Thank you very much to today’s NHM Reader who has shared some of her experience to benefit others.
NHM Reader’s Experience: Sensory-processing sensitivity (SPS)
I am a mum of three kids and in the past few years have been really struggling to cope with their moods and the noise they make. I have now worked out why I have been feeling as I have and thought I’d share this with you because it might help others, too.
All three of my kids were very much wanted and planned and we were so happy when each of them was born. What I didn’t anticipate though was how much their noise and physical demands were going to challenge me. It got worse over the years and in the end I felt I was in a constant state of anger and that I never fully calmed down – I went from 0 to 100 in 2 seconds over very small things.
By now, even happy noises from children other than my own put me on edge immediately. I was very unhappy about this and shed many a tear in the evenings – and in the daytime because I had also got so very emotional – and complained to my poor husband. He tried to help but couldn’t really understand.
I researched many conditions that could explain just how I felt. Stress, depression, various phobias, even autism in female adults, but none of it really described how I felt. Until I came across “sensory-processing sensitivity” (SPS for short). People who are affected are called “highly sensitive persons”; their brains can’t filter out all the different stimuli that enter during a day and as a consequence they can feel greatly overwhelmed while the brain tries to deal with it all.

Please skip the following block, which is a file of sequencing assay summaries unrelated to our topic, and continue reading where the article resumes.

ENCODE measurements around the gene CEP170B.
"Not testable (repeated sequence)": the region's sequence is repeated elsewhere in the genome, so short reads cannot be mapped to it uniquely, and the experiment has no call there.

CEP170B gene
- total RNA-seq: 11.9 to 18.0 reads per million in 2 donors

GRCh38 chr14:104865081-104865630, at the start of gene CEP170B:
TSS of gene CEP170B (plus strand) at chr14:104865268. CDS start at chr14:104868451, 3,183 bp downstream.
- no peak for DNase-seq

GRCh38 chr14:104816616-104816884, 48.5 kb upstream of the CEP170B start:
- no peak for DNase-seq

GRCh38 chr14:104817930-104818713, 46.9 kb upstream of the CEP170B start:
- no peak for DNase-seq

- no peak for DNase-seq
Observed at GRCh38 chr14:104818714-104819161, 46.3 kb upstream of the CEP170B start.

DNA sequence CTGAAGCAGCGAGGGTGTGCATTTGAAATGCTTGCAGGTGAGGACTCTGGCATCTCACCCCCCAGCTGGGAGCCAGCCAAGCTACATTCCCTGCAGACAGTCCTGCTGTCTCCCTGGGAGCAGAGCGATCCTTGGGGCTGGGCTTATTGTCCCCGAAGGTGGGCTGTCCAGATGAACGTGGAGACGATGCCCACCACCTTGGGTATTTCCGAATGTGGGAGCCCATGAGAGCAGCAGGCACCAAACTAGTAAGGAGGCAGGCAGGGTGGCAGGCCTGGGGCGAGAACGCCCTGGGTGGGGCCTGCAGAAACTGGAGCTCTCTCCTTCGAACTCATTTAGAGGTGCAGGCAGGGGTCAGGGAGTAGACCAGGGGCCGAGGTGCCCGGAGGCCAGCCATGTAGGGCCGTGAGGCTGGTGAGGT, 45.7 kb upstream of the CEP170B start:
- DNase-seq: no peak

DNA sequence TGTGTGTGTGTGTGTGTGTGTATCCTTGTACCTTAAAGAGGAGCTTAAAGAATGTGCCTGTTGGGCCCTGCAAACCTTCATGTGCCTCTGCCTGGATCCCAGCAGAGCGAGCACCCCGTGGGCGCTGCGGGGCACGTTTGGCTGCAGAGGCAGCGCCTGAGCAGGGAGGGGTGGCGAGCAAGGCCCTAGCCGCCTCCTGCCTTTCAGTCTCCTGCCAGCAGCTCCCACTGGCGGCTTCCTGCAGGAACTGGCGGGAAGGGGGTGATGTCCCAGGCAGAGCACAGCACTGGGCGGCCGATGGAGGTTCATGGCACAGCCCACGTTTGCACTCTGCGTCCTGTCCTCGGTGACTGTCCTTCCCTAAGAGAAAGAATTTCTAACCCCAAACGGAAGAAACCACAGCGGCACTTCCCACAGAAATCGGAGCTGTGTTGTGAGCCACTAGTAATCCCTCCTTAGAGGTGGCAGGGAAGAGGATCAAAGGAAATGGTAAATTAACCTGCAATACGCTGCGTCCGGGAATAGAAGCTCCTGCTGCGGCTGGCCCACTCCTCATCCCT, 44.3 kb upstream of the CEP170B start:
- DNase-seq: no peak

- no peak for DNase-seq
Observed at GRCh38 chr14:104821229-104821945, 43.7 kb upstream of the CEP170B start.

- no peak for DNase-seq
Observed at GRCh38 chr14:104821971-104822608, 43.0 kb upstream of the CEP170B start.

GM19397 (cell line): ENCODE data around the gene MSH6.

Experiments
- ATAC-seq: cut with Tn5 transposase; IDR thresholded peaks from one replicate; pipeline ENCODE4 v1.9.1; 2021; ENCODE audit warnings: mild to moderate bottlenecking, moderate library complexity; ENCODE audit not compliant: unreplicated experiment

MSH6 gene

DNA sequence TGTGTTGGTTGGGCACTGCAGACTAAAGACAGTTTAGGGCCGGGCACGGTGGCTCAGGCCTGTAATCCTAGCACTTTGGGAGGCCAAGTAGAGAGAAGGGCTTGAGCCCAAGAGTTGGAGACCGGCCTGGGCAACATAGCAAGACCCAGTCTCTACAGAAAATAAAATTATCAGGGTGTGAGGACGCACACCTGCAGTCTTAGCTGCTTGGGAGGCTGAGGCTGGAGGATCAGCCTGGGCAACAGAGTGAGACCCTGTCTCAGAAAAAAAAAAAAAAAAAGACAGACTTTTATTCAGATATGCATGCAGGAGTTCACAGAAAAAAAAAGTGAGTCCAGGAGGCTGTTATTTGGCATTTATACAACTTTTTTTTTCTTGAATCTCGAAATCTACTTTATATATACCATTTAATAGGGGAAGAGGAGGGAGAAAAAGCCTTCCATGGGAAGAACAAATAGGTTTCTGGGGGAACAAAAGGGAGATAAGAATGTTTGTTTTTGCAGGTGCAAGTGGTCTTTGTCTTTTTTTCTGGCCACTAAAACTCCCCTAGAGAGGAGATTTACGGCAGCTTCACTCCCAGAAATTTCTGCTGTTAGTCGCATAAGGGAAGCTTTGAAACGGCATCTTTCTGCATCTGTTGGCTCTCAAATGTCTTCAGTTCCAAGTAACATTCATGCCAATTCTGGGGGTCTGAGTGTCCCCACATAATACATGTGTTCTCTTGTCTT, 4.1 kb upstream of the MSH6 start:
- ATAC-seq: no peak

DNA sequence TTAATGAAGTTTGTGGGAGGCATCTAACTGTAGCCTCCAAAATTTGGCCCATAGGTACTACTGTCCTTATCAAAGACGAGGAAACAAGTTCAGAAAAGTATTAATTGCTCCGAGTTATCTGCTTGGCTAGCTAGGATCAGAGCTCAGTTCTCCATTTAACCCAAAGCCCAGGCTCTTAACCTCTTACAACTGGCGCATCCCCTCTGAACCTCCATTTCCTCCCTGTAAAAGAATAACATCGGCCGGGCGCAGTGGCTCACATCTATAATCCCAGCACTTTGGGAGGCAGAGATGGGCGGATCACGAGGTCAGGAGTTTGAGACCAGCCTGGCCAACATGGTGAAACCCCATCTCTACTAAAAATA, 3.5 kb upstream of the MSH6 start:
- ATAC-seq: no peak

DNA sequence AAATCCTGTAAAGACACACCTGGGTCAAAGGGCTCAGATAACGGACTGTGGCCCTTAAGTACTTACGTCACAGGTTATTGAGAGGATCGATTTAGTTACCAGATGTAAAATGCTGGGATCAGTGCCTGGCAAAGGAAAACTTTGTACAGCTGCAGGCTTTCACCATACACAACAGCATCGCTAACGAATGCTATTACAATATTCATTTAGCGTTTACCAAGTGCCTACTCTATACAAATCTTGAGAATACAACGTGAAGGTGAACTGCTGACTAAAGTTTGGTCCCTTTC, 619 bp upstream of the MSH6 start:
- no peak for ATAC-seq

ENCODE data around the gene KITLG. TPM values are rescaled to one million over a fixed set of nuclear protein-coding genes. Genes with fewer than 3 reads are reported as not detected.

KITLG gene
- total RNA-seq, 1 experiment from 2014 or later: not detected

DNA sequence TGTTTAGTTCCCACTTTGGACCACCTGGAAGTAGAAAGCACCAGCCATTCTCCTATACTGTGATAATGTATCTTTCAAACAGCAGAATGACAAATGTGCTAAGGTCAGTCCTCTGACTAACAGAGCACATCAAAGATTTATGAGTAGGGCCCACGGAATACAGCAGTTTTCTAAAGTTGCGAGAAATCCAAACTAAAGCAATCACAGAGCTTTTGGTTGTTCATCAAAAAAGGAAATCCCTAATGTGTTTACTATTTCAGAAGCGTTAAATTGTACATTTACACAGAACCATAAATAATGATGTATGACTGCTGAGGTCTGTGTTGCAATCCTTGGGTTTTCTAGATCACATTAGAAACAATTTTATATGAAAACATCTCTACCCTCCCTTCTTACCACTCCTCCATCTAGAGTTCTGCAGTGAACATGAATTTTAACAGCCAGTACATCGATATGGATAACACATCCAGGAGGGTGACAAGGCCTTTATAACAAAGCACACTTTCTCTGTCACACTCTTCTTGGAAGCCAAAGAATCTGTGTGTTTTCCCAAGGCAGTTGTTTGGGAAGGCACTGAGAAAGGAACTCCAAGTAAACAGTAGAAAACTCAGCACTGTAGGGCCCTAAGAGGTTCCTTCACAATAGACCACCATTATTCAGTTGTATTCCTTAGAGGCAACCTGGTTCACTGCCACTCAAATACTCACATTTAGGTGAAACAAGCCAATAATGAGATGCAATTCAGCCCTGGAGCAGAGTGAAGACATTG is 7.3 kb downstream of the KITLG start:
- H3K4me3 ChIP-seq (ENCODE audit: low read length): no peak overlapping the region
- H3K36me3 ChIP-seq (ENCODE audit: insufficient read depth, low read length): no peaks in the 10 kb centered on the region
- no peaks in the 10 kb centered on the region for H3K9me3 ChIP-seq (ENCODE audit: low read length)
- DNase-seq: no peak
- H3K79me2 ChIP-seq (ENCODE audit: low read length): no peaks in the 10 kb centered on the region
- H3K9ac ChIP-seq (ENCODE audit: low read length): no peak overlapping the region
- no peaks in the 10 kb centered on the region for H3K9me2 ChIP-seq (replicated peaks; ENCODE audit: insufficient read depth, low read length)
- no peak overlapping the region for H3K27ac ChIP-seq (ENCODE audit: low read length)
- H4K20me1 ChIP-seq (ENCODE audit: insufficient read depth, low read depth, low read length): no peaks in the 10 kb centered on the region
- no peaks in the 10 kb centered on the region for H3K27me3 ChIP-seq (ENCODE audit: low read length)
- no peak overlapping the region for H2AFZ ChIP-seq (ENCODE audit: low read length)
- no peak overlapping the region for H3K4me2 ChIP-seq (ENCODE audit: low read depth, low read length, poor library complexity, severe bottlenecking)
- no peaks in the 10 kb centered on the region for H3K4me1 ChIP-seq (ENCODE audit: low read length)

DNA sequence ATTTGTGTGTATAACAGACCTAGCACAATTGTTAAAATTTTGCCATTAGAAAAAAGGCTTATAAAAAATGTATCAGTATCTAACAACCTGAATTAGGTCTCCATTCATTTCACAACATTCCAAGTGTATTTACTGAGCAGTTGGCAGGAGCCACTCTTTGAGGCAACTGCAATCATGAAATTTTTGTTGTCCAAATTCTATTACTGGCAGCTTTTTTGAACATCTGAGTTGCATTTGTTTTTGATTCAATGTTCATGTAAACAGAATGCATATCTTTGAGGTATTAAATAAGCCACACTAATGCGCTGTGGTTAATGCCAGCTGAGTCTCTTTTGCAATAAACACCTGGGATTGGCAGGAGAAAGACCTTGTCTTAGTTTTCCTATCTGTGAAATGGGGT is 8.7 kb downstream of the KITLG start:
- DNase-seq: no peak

I have never been very good in noisy, crowded situations, I can’t stand the heat and I don’t like bright sunlight in my face. I also very much need my own personal space and I had started to make a connection between how these situations made me feel and how being with children made me feel.
And now it all makes perfect sense.
Before we had the children, I would either avoid situations that I found stressful (I have never been to a concert in my life and avoid going into busy town centres as much as possible) or I would have time to give my brain a break afterwards. When you have kids, that is often impossible and so the stimuli build up and up, leading to the feeling over overwhelm and even anger.
SPS is not an illness but rather a personality trait but just knowing why I feel that way has made my life much easier. I am still at the beginning of my own journey but I now try limit the amount of noise I subject myself to by, for example, wearing ear defenders at home even when it is not particularly noisy or taking five minutes in a quiet room when I have just sat in the car with the kids for half an hour, to give my brain that break it needs.
There is some useful information on the internet and, now that I know what to search for, I have found many blogs by affected parents. Not all have the same triggers as me, as all senses can be affected, but if any readers feel they are struggling with noises, lights, smells, crowds, etc or are otherwise very emotional I suggest they google SPS and highly sensitive persons.
If anyone feels the description of SPS fits them I would also be very happy to be contacted to exchange thoughts and ideas of how to cope with it. (please drop me an email at NorthHantsMum@gmail.com and I will forward it to the lovely lady who wrote this post).